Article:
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Congressional Tri-Caucus Chairs Request Meeting with Outgoing Census Director

May 30, 2017
Press Release
WASHINGTON, D.C. – The Chairs of the Congressional Tri-Caucus – which is composed of the Congressional Hispanic Caucus, the Congressional Black Caucus, and the Congressional Asian Pacific American Caucus – sent a letter to the outgoing Director of the U.S. Census Bureau John H. Thompson inviting him to a meeting to discuss concerns and determine how Tri-Caucus Members can better support the U.S. Census Bureau as it prepares for the 2020 Census.
 
As stated in the letter, “[The Chairs] were troubled to learn that [Director Thompson] will be stepping down as U.S. Census Director much sooner than expected, particularly at such a critical time when important field tests and other preparations are being planned and scheduled in the coming year.”
 
The Chairs added, “Collecting data that accurately reflects the United States population is key for fair political representation and access to federal resources. Unfortunately, the Census has had a history of disproportionately undercounting communities of color…We are already seeing some concerning trends that may undermine a fair, accurate, and successful Census. Underfunding 2020 Census preparations, scaling back the 2020 advertising budget used to inform the public about the upcoming Census, and efforts to weaken or eliminate the American Community Survey have raised concerns about how accurate the ultimate count will be.”
 
The letter was signed by: Rep. Cedric Richmond, Chair, Congressional Black Caucus; Rep. Michelle Lujan Grisham, Chair, Congressional Hispanic Caucus; Rep. Judy Chu, Chair, Congressional Asian Pacific Americans Caucus.
 
COPY OF LETTER
 
May 30, 2017
 
John H. Thompson
Director
U.S. Census Bureau
4600 Silver Hill Road
Washington, DC 20233
 
Dear Mr. Thompson:
 
Since 1790, the United States has completed a Census every ten years. This Constitutional requirement fulfills the important charge of collecting data and information from the American public to better measure our country’s growth and progress. This data is not only critical for the allocation of federal funds and government services, but also serves as a tool for businesses and community-based organizations to better identify and serve emerging markets and target key communities.
 
Collecting data that accurately reflects the United States population is key for fair political representation and access to federal resources. Unfortunately, the Census has had a history of disproportionately undercounting communities of color. While the Census has taken steps to prevent undercounting, there are many challenges we face today that threaten the progress we have achieved.
 
Most pressing is the upcoming 2020 Census, which is to be the largest and most technologically-advanced count conducted. However, we are already seeing some concerning trends that may undermine a fair, accurate, and successful Census.  Underfunding 2020 Census preparations, scaling back the 2020 advertising budget used to inform the public about the upcoming Census, and efforts to weaken or eliminate the American Community Survey have raised concerns about how accurate the ultimate count will be.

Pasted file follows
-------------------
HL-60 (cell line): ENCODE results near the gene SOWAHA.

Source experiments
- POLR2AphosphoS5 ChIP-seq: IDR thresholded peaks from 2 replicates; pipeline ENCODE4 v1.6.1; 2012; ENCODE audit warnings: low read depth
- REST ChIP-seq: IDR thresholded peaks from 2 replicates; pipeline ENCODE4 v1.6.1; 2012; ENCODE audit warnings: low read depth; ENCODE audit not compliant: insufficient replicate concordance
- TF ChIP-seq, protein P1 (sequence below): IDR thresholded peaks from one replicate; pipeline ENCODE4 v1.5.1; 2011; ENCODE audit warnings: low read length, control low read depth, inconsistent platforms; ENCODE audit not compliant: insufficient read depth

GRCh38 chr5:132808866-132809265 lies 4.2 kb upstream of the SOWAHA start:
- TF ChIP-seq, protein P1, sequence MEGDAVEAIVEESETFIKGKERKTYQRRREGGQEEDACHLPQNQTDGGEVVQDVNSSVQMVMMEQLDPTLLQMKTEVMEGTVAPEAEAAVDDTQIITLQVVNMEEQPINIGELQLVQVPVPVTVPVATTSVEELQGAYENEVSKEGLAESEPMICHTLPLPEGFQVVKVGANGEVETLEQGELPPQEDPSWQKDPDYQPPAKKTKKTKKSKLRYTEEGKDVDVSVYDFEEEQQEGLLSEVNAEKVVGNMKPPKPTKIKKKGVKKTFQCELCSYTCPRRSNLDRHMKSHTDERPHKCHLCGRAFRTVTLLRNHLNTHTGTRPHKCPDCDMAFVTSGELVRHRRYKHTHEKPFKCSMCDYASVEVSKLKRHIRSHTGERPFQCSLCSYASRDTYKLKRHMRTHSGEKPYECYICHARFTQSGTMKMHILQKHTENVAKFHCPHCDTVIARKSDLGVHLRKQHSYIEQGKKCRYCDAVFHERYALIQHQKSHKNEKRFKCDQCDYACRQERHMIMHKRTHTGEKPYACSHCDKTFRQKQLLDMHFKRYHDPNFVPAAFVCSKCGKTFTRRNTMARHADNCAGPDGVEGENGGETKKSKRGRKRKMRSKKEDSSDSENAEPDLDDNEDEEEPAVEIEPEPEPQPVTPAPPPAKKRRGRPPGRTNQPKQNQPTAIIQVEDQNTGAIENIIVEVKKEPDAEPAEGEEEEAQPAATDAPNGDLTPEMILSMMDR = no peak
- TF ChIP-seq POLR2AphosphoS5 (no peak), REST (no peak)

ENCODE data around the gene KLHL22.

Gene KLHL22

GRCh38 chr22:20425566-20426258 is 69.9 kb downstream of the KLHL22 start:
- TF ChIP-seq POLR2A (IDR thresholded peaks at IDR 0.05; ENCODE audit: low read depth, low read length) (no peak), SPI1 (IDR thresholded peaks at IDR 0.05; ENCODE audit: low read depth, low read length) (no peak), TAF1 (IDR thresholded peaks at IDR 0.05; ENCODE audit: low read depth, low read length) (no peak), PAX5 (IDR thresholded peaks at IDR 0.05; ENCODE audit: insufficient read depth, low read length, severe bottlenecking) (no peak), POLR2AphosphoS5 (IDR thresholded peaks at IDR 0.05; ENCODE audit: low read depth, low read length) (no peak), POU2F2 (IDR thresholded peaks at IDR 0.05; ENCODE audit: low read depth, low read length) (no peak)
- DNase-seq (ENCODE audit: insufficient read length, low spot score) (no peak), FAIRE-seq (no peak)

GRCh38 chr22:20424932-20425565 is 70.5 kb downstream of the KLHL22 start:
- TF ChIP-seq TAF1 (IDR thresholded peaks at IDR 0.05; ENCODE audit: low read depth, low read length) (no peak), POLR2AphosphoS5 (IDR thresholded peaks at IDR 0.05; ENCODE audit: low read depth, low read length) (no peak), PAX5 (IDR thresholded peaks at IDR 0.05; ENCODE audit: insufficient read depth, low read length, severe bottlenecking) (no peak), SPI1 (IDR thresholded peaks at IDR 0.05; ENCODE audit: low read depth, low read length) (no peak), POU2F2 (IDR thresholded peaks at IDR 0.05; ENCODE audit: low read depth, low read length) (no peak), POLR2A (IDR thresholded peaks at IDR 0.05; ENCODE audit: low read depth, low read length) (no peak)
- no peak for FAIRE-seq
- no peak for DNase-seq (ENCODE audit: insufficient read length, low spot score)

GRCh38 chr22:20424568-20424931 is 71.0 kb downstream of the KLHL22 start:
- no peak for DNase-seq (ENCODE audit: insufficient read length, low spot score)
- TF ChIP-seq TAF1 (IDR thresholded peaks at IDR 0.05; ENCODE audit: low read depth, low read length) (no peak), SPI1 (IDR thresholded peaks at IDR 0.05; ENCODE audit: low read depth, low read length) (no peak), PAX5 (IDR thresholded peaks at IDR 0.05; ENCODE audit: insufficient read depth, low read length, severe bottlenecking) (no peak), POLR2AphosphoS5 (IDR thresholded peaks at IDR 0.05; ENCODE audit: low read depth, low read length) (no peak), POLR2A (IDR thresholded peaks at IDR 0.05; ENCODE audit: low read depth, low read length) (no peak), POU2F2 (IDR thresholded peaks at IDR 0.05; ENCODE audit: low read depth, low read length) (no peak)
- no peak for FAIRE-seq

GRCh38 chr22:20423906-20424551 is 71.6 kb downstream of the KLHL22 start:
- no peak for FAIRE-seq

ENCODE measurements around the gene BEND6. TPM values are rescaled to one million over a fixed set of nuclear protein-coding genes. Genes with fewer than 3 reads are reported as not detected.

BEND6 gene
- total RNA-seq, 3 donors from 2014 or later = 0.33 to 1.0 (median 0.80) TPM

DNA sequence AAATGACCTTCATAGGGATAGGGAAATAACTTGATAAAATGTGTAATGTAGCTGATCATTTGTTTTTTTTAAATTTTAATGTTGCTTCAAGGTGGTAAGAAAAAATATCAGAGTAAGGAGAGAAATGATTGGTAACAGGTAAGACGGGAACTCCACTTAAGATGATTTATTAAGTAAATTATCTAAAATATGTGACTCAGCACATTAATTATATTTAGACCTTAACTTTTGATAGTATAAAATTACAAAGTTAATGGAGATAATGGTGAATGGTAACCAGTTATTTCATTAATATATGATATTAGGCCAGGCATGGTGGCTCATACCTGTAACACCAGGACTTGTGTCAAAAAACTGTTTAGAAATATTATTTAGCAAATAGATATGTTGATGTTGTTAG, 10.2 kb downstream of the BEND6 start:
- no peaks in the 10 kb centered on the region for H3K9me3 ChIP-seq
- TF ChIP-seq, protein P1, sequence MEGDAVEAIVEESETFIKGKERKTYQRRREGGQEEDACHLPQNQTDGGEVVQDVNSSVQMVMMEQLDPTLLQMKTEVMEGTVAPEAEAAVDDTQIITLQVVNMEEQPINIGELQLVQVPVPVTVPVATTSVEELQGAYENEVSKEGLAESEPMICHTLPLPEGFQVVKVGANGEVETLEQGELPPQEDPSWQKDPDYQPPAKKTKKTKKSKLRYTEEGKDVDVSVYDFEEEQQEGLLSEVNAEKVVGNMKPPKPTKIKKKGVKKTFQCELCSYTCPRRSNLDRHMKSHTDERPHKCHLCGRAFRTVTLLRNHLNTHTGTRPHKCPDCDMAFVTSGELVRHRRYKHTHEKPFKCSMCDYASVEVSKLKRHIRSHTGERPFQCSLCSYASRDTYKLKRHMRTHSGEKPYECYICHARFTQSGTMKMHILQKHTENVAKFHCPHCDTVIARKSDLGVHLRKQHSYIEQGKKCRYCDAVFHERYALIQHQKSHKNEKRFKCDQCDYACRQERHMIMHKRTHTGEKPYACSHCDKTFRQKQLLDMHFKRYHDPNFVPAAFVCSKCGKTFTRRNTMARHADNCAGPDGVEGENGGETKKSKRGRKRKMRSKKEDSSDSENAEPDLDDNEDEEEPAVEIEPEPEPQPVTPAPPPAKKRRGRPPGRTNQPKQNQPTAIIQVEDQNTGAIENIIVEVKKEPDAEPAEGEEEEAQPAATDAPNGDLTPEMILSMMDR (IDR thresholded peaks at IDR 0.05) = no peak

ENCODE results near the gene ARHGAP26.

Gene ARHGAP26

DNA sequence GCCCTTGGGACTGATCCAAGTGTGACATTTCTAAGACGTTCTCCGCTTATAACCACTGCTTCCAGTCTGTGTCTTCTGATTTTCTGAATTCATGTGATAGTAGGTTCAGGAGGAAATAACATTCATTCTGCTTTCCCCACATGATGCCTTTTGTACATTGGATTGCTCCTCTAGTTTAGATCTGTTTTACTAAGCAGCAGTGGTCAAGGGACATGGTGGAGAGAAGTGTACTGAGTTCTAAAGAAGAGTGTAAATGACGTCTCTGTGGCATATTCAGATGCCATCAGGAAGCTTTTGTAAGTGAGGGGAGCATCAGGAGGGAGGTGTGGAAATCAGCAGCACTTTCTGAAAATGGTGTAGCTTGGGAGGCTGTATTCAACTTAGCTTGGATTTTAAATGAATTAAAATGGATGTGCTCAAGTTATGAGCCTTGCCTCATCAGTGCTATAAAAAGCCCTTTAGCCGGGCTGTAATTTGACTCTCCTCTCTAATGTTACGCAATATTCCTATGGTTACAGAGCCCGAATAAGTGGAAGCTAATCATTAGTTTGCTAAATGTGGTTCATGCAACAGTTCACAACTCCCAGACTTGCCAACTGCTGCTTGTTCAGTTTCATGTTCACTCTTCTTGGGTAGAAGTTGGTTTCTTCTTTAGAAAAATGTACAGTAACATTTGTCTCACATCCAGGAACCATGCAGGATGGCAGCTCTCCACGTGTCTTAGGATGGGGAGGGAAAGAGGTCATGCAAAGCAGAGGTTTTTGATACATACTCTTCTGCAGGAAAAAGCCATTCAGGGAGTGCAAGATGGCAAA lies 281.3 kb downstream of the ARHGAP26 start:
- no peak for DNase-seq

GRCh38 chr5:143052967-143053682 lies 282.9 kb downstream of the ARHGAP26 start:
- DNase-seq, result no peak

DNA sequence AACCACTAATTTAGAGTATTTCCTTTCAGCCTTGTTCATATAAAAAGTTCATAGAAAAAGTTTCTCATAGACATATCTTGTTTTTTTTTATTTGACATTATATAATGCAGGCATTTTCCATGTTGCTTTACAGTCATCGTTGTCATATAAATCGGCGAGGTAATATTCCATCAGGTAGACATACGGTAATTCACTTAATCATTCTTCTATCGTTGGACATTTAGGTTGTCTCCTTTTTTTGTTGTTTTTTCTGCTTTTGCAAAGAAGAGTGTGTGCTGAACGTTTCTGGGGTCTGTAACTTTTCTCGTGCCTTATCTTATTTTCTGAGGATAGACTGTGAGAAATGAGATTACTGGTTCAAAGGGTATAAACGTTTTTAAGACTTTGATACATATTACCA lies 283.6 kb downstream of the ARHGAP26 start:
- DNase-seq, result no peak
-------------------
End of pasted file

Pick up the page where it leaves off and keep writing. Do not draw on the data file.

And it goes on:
In addition to these concerns, we were troubled to learn that you will be stepping down as U.S. Census Director much sooner than expected, particularly at such a critical time when important field tests and other preparations are being planned and scheduled in the coming year.  The Tri-Caucus – which is composed of the Congressional Hispanic Caucus, the Congressional Black Caucus, and the Congressional Asian Pacific American Caucus – would welcome an in-person meeting with you to discuss our concerns, and determine how our Members can better support the U.S. Census Bureau as we all prepare for the 2020 Census.
 
Please contact Alma Acosta, Executive Director of the Congressional Hispanic Caucus, at Alma.Acosta@mail.house.gov to confirm your availability.
 
Sincerely,
 
Rep. Cedric Richmond, Chair, Congressional Black Caucus
Rep. Michelle Lujan Grisham, Chair, Congressional Hispanic Caucus
Rep. Judy Chu, Chair, Congressional Asian Pacific Americans Caucus
 

 

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The Congressional Hispanic Caucus (CHC), founded in December 1976, is organized as a Congressional Member organization, governed under the Rules of the U.S. House of Representatives. The CHC is dedicated to voicing and advancing, through the legislative process, issues affecting Hispanics in the United States, Puerto Rico and U.S. Territories.
 
 
Media Contact:
Carlos Paz Jr. (CHC) 202-897-7718, carlos.paz@mail.house.gov
Alton Wang (CAPAC) 202-225-5464, Alton.Wang@mail.house.gov
Kamara Jones (CBC) (202) 226-9776 Kamara.Jones@mail.house.gov